In our latest post about demolition, we discussed some basic safety measures demolition companies should follow to in order to ensure a good working environment for the construction workers, along with civilians going by.
Today, I would like to talk about the part of the demolition process that starts right after the building comes down. I think it’s equally important to emphasize on tearing an apartment building down and leveling the property out afterwards with bulldozers. Many times people will focus on getting rid of those walls that they so much want to replace, or those stairs that need to be re-done. But what about the mess that is left behind? Obviously companies will go in with dumpsters to clean up all the debris left behind, however what is to happen with the land? Many times, there are so many materials left buried in the ground which means that it allows a sloppy foundation for the next structure to be put in place. Also, what about environmental concerns? I mean if you knock down a building – you sure will get some materials that aren’t supposed to be in the ground and the water system below it.
Although I am not going to start debating the need of environmental regulation, what I will say is that when someone decides to take a building down, they should be responsible for every inch of that property. The environment isn’t exactly a toy we play with. It’s inheritance that needs to be transferred to many generations after us. So that means that we simply can not abuse it for the sake of the profit. What was there before us, should remain after us. So I ask everyone reading this blog today to deeply consider the effects of not removing all materials from the ground and allowing these metals to be absorbed into our drinking water systems.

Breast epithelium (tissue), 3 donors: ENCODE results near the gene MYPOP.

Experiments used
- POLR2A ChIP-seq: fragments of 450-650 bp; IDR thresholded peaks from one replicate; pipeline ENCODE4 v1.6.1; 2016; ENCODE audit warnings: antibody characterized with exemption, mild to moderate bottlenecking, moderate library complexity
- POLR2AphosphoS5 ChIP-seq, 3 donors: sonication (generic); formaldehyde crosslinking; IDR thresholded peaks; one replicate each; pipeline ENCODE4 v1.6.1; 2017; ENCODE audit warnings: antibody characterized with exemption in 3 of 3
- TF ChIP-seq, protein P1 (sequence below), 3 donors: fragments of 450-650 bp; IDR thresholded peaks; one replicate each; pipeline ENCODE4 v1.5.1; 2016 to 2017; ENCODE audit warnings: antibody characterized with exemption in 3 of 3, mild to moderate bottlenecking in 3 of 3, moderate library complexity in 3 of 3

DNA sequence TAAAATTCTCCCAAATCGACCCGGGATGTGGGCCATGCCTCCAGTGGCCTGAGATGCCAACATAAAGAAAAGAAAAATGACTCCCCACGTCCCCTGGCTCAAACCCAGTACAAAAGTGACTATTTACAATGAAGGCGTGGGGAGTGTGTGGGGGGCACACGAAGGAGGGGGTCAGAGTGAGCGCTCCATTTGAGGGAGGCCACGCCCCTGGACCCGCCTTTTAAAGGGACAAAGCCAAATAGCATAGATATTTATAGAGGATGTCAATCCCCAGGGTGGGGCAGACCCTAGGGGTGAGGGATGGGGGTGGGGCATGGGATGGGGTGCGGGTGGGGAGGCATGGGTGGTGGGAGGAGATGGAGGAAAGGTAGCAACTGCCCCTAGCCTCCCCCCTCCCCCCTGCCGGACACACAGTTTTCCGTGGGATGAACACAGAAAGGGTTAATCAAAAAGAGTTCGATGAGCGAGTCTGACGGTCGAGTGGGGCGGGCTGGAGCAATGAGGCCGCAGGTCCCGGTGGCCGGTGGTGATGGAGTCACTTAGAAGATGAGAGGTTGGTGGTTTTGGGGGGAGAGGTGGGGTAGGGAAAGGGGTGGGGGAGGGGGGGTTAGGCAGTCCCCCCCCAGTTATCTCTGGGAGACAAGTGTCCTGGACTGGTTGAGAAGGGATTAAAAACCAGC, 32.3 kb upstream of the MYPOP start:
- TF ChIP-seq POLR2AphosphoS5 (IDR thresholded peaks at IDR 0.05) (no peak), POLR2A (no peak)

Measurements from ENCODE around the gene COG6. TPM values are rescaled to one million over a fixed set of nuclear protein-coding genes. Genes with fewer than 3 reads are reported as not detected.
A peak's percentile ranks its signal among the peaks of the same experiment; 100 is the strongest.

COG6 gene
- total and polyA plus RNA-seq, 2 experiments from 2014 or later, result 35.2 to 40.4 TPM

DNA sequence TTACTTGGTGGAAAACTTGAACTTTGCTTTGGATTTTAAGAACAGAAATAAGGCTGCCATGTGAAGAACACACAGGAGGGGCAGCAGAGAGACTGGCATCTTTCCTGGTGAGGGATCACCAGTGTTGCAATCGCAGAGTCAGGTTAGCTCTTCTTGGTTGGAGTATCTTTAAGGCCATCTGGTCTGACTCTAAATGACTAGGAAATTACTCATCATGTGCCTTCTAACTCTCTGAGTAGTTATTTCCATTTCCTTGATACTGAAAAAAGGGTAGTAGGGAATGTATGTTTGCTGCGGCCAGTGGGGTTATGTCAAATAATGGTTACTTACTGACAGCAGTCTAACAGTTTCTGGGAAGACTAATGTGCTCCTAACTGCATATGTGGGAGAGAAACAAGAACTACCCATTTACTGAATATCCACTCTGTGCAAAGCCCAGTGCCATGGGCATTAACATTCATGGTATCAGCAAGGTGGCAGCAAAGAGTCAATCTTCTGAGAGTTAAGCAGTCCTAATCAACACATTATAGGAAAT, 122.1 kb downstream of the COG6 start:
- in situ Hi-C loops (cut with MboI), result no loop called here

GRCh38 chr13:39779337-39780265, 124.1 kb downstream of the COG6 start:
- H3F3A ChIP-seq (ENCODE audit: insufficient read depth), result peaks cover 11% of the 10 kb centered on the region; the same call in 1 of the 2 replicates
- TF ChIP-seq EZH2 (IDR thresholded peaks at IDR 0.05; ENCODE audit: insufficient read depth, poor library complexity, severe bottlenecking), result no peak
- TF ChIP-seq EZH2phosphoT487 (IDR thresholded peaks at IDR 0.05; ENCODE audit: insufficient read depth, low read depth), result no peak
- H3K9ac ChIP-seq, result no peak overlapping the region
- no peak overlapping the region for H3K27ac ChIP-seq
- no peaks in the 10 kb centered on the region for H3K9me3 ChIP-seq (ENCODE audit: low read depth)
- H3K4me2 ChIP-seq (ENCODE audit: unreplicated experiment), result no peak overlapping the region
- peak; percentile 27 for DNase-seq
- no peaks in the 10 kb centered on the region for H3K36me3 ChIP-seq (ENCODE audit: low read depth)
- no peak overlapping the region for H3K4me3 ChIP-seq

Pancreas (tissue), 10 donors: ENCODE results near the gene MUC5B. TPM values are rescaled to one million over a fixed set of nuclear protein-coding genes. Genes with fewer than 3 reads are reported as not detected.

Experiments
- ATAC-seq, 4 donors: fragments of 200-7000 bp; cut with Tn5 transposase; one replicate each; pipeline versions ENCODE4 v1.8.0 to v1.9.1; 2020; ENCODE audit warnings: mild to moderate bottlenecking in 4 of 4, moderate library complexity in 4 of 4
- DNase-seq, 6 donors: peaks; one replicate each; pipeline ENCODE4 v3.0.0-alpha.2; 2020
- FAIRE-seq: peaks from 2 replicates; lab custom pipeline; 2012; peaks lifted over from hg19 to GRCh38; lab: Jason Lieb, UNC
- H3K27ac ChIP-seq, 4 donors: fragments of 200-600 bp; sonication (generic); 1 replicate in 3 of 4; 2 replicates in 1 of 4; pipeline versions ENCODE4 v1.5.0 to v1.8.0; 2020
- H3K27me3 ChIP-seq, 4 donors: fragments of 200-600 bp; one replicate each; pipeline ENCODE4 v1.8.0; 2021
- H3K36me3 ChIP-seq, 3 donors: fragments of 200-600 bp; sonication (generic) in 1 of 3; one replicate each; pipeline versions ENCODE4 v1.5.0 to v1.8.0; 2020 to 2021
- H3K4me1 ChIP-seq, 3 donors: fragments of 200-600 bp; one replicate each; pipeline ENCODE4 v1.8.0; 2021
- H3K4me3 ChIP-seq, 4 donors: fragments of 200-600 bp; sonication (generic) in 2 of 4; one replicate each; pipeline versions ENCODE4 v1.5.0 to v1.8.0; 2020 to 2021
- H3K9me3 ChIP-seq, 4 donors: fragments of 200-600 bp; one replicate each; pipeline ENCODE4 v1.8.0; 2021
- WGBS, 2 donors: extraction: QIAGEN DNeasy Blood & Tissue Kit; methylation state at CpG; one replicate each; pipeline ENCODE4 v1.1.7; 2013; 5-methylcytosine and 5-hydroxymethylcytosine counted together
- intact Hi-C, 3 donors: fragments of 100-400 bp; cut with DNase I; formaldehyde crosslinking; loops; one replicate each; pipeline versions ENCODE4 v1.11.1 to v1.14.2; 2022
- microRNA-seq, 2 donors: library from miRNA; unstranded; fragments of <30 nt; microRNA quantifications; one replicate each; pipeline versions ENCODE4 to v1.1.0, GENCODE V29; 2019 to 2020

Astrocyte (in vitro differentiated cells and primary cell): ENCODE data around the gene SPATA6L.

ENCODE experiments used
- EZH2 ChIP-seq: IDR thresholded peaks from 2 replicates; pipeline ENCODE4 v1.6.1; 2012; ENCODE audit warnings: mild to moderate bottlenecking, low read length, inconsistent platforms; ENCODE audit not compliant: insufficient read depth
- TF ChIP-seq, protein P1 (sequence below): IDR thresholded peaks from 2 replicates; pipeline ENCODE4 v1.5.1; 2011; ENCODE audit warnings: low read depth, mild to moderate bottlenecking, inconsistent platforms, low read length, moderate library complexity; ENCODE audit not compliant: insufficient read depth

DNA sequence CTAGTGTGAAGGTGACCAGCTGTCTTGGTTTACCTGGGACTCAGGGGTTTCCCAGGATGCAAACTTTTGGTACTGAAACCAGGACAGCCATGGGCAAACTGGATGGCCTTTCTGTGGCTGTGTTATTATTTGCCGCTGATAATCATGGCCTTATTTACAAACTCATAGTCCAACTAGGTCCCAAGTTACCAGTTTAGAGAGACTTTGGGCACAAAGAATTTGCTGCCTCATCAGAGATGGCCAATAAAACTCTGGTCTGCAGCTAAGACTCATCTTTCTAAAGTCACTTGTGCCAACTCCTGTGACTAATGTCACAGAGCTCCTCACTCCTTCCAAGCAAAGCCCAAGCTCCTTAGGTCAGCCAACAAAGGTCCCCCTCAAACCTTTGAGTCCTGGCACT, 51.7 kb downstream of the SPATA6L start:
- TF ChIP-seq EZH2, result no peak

It’s like when you want to clean up the table after dinner: you don’t leave the ketchup out on the table for the night, because you know that it doesn’t belong there and it will probably ruin by tomorrow. The same thing applies to environmental situations. Your concrete and debris does not belong in the ground, and if you leave it there much longer, you are going to be poisoning the people that drink from the waters or even the vegetables they eat which have been watered with polluted waters. This is no Green Peace here, but it is common sense and being responsible in your line of work.
Hopefully I didn’t create many frowns with this short post. I think we should always remind ourselves of some nasty habits we have. Unfortunately in the demolition field, our mess and mistakes have serious consequences. So we must be responsible. Look forward to seeing you in other blogs.